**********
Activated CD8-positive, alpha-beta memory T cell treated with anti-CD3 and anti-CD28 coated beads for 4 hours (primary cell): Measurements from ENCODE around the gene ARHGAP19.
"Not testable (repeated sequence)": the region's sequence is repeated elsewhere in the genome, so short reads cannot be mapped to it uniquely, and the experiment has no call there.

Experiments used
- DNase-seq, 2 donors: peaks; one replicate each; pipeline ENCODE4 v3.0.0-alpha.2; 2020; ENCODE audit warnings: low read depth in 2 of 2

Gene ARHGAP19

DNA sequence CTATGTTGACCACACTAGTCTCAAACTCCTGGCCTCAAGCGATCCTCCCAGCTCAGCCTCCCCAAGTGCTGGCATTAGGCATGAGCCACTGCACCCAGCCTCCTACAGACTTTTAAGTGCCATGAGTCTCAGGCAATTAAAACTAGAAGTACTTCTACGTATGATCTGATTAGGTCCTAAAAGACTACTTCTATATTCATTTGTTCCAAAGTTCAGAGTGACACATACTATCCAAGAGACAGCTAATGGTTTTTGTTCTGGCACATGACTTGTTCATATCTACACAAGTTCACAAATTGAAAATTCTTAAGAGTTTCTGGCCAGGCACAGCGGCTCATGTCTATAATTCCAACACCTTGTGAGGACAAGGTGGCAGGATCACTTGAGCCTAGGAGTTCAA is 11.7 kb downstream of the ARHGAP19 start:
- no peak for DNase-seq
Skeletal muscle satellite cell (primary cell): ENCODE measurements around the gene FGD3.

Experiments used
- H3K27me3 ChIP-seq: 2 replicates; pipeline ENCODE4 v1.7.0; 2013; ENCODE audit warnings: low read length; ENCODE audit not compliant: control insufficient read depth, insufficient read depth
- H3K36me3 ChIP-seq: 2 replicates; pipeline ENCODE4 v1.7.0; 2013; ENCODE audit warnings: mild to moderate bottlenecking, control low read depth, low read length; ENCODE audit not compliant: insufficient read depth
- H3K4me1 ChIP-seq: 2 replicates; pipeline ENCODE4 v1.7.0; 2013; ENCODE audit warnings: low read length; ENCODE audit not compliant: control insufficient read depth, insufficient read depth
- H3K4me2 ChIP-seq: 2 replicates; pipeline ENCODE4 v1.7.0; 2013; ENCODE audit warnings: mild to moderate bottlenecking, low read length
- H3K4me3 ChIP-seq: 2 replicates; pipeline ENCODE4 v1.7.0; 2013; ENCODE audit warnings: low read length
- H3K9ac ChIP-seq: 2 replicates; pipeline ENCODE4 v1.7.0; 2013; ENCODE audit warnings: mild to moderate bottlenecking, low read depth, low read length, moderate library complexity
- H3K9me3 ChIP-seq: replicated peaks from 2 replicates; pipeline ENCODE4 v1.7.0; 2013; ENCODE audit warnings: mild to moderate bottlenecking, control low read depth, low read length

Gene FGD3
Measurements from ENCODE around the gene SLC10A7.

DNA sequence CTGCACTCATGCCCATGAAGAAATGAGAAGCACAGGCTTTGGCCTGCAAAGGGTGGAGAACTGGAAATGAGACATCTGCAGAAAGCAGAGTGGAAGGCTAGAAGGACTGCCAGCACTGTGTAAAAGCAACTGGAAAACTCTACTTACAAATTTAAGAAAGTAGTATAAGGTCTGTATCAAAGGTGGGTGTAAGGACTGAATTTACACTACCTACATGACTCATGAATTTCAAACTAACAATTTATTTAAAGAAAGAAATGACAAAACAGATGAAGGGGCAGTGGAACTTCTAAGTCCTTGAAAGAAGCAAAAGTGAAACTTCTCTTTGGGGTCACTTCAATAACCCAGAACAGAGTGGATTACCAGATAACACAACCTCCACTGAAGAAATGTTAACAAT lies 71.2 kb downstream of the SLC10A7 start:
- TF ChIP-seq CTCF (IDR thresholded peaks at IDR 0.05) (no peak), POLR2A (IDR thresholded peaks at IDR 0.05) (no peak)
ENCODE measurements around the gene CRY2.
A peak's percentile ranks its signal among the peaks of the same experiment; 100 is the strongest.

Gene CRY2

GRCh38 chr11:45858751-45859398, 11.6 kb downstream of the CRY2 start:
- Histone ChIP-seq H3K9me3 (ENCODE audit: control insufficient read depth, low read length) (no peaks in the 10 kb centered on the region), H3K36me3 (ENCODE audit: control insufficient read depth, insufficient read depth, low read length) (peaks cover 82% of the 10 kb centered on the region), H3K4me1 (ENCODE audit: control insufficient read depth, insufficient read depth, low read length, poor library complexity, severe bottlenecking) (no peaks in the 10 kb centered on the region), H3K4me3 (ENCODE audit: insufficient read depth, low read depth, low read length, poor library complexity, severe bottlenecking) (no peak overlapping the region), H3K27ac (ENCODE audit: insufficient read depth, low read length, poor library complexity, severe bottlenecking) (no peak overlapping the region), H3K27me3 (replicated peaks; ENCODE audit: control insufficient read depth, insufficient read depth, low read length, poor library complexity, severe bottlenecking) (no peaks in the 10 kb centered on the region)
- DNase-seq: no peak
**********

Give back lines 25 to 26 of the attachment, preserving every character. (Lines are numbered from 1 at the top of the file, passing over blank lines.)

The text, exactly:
- Histone ChIP-seq H3K9me3 (ENCODE audit: control insufficient read depth, low read length) (no peaks in the 10 kb centered on the region), H3K36me3 (ENCODE audit: control insufficient read depth, insufficient read depth, low read length) (peaks cover 82% of the 10 kb centered on the region), H3K4me1 (ENCODE audit: control insufficient read depth, insufficient read depth, low read length, poor library complexity, severe bottlenecking) (no peaks in the 10 kb centered on the region), H3K4me3 (ENCODE audit: insufficient read depth, low read depth, low read length, poor library complexity, severe bottlenecking) (no peak overlapping the region), H3K27ac (ENCODE audit: insufficient read depth, low read length, poor library complexity, severe bottlenecking) (no peak overlapping the region), H3K27me3 (replicated peaks; ENCODE audit: control insufficient read depth, insufficient read depth, low read length, poor library complexity, severe bottlenecking) (no peaks in the 10 kb centered on the region)
- DNase-seq: no peak